FROM Terri Lodge
Hopeful Signs Ahead of Talks with Iran The five members of the UN Security Council members and Germany will be in Baghdad tomorrow for talks with Iran. Just yesterday, the new director general (seen at right) of the UN's International Atomic Energy Agency told reporters of a possible breakthrough after his first visit to Iran. After sanctions, a threatened oil boycott and possible outright war, Tehran may be ready to make concessions about its nuclear program. We update what diplomats call the "atmospherics" as long-delayed negotiations are about to begin in Baghdad.
Is Iran Ready to Make a Deal? As UN Security Council members plus Germany head for Baghdad to talk with Iran about its nuclear program, is a breakthrough at hand? Just yesterday, Yukiya Amano, Director-General of the UN's International Atomic Energy Agency , told reporters that Iran is about to allow inspection of a military site where nuclear triggers might have been tested. The US is doubtful and Israel's talking as tough as ever, but its hawkish defense minister has put a potential concession in writing. Is Iran caving in because of economic sanctions and a threatened embargo of its oil? Is this another example of creating false expectations?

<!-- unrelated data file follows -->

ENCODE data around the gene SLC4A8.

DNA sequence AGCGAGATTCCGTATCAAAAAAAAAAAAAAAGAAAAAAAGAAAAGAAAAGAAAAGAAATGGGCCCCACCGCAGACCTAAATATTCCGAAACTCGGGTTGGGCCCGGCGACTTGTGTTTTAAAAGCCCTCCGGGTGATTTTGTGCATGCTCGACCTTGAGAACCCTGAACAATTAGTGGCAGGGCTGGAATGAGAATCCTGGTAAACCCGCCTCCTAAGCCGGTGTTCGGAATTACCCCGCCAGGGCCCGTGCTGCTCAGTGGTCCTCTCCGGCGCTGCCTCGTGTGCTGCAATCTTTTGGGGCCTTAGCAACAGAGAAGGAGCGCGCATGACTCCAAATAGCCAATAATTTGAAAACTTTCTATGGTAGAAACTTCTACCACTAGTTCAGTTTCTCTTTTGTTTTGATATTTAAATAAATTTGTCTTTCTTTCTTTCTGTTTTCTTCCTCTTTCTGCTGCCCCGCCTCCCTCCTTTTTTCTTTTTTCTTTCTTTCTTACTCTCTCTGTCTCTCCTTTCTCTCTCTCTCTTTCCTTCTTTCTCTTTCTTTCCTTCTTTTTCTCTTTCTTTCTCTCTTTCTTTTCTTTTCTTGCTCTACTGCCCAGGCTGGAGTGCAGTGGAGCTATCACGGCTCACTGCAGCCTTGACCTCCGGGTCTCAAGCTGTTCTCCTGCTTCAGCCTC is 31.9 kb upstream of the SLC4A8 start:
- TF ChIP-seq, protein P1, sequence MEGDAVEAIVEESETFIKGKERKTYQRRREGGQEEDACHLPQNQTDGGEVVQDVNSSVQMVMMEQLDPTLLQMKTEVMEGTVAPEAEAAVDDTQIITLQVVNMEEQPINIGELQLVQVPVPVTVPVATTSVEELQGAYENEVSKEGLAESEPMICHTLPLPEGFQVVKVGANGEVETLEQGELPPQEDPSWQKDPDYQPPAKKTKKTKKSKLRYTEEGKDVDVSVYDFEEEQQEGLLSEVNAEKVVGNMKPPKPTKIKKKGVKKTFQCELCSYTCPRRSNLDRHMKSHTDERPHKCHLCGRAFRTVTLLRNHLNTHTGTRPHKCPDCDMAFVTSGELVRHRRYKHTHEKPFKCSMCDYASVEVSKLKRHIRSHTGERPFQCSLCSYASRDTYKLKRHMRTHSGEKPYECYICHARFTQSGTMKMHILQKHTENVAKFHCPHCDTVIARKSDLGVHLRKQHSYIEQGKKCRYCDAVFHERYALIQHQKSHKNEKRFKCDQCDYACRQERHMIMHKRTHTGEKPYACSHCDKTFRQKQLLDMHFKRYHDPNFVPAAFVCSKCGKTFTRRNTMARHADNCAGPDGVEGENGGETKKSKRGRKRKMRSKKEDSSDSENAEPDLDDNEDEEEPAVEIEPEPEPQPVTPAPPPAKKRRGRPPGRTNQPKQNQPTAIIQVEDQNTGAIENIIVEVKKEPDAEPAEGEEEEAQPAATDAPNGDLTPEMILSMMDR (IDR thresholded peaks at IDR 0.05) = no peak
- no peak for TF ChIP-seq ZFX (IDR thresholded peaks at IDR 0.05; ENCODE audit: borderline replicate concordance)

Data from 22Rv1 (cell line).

Ex-FBI Director Comey tells his side of the story Today, former FBI Director James Comey came close to calling the President who fired him a liar. The White House denied the claim and called it insulting, but Republican Senators did not challenge Comey’s truthfulness. Many questions remain: did the President try to obstruct a federal investigation? Later, we’ll go behind the “velvet rope” for a look at 5-Star health care for the richest Americans.
White House budget proposal slashes and burns President Trump's first budget request is considered dead on arrival in Congress — a familiar development in Capitol Hill. We hear what it reveals about the priorities of the new administration. What's likely to die… and what might survive?
The longest US war: Will Trump send more troops to Afghanistan? The Trump White House is divided over the Pentagon's request for more troops in Afghanistan—where the US has been fighting for the past 16 years. Is there a formula -- either for "victory" or a political settlement? Is there an end in sight for America's longest war?